Business Survivability Considerations

Continuous access to funds allows owners to have greater control over a business’s finances and helps them make better growth-driven decisions. For example, Noam Wasserman, a Harvard Business School professor, explains that oftentimes outside investors force founders out of their company – only half of founders were still the CEO three years after the business’s inception. If a line of credit gives the business enough financial flexibility, then the founders can stay in control.

Another way to leverage a line of credit is highlighted in the SBA export assistance programs due to COVID-19-related losses. Small business owners that export products directly, or indirectly to a third party that does the exporting, may be eligible.

Prior to a company completing a sale to an international client, or for prospecting for new international export markets, businesses can apply for a line of credit or a term note, up to $500,000, under the SBA’s Export Express loan program.

Through the SBA’s Export Working Capital loan program, approved applicants can obtain as much as $5 million in financing or a revolving line of credit related to the firm’s export-related business. This assistance also can help businesses better fulfill export orders as well as provide financial assistance for additional ex-U.S. sales. The financing can assist in keeping international orders through more favorable payment options for their foreign customers.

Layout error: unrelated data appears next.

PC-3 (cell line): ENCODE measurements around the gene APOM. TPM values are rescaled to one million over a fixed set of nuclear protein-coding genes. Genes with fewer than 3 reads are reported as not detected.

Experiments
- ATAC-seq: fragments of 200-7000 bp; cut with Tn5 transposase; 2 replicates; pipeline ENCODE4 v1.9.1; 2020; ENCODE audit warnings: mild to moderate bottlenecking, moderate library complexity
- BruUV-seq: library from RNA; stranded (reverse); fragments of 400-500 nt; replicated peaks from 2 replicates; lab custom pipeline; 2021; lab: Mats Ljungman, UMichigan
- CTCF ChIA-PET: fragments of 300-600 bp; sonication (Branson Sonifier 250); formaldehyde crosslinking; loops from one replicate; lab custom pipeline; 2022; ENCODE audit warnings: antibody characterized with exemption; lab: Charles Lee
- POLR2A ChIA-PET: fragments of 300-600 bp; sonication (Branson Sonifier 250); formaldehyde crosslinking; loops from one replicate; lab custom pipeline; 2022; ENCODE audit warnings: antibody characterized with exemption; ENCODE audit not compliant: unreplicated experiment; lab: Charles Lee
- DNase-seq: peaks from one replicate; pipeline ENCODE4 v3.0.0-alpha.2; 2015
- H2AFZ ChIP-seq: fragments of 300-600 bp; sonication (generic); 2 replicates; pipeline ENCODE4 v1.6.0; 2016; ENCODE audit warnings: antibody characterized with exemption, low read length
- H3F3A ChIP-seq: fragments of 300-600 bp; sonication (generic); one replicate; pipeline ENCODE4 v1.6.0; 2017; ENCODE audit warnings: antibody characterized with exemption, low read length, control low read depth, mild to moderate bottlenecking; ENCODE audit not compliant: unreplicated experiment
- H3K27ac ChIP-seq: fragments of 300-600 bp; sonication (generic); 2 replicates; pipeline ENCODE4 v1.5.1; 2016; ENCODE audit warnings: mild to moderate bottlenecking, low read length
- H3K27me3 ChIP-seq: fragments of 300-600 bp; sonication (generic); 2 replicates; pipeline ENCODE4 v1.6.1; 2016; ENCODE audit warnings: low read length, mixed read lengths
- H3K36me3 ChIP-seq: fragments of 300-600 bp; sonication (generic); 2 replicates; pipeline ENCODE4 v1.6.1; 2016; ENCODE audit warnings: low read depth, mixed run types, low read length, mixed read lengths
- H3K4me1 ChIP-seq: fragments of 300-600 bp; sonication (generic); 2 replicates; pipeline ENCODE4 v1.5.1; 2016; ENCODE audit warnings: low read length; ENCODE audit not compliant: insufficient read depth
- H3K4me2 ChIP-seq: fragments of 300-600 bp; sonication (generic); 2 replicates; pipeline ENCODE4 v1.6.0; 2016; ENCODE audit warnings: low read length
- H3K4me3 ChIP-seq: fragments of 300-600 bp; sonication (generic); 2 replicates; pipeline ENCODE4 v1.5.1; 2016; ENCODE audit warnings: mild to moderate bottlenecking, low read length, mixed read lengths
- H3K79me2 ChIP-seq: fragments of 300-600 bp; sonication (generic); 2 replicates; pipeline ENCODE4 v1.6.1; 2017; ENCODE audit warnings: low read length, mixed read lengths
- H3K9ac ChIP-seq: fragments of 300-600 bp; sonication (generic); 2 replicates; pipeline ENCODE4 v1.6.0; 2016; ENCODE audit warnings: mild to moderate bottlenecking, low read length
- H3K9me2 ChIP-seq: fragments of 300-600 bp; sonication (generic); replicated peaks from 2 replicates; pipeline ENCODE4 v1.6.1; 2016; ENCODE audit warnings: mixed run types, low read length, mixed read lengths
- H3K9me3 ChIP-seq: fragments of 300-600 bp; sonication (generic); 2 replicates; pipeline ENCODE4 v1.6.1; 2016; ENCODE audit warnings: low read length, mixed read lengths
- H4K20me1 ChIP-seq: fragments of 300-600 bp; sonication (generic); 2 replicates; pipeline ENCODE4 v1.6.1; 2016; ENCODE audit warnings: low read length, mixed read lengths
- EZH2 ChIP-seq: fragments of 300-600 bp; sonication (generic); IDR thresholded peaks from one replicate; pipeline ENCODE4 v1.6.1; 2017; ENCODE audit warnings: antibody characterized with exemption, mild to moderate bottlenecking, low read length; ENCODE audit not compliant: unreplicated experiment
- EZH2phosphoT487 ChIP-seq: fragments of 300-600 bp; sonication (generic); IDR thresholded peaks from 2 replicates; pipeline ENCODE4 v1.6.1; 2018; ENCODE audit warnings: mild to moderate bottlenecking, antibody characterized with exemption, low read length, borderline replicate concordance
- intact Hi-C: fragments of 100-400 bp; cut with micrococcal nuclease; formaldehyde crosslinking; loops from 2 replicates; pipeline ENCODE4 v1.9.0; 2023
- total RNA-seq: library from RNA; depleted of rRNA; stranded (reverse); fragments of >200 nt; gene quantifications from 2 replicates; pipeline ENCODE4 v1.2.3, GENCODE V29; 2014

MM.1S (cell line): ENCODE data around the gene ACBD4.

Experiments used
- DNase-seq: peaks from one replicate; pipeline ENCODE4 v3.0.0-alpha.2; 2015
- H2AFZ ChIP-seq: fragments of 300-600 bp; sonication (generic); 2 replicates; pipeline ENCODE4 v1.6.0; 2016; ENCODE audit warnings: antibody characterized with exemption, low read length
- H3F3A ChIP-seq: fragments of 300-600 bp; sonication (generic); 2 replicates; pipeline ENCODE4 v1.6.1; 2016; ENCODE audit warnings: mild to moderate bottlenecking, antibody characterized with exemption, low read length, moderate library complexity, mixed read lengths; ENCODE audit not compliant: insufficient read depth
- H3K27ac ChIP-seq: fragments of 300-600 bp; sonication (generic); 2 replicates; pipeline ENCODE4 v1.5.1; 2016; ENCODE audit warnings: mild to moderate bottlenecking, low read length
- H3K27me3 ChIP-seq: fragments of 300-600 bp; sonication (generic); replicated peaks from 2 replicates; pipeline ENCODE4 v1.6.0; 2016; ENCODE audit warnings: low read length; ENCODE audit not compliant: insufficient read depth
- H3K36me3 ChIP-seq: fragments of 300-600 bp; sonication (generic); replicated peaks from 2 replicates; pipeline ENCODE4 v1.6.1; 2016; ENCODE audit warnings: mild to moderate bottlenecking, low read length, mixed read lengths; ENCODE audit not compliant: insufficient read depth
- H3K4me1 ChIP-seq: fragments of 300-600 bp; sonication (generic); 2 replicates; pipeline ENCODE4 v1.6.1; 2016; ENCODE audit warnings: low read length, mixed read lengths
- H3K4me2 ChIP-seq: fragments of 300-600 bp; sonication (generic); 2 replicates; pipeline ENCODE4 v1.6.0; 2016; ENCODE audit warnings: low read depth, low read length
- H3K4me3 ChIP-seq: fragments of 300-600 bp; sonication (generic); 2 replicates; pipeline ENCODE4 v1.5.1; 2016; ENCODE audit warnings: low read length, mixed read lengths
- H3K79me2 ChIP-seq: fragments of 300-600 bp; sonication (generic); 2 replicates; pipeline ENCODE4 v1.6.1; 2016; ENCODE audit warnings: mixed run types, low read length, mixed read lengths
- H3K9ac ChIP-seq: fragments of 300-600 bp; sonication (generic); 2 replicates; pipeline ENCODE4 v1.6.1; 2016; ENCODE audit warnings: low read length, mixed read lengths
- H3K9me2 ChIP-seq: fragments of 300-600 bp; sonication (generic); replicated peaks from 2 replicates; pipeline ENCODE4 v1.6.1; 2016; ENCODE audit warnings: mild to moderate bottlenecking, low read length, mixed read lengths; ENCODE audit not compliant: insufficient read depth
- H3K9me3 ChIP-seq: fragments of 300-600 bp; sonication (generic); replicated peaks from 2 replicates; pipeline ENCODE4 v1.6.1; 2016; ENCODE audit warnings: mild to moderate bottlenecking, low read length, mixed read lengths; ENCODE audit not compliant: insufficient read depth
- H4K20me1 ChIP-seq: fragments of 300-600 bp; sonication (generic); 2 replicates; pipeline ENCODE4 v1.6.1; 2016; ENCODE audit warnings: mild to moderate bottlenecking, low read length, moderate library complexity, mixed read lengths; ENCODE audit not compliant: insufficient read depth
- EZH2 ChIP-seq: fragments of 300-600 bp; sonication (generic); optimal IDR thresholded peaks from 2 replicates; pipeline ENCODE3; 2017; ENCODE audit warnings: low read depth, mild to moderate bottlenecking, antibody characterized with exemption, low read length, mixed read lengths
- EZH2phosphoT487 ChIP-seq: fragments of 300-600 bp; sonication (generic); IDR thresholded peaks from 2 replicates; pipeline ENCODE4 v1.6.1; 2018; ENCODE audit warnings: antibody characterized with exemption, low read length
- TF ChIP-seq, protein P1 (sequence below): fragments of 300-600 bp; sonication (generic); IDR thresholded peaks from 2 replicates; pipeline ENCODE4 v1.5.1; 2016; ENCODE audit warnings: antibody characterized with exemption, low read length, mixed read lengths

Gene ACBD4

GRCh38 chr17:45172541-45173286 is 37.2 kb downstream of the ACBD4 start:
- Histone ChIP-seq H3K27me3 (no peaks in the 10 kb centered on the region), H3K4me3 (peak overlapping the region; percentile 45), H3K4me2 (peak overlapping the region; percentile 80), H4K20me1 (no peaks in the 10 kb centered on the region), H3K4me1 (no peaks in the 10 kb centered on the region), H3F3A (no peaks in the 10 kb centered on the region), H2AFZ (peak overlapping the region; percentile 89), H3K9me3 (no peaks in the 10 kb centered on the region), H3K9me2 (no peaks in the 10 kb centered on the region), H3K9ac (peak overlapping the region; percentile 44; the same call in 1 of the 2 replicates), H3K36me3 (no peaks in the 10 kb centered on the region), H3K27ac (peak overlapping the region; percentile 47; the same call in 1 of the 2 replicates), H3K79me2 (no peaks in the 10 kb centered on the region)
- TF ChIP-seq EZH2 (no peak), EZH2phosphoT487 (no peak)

While there is never a guarantee that a business will survive, today’s companies that take advantage of different lending options, such as a line of credit, have a better chance to set themselves up for the post-COVID-19 recovery.

Sources

https://www.sba.gov/page/coronavirus-covid-19-small-business-guidance-loan-resources

Personal Lines of Credit

Why Do Small Businesses Fail?

https://hbr.org/2008/02/the-founders-dilemma

The Impact of COVID on Life Insurance thumbnail

The Impact of COVID on Life Insurance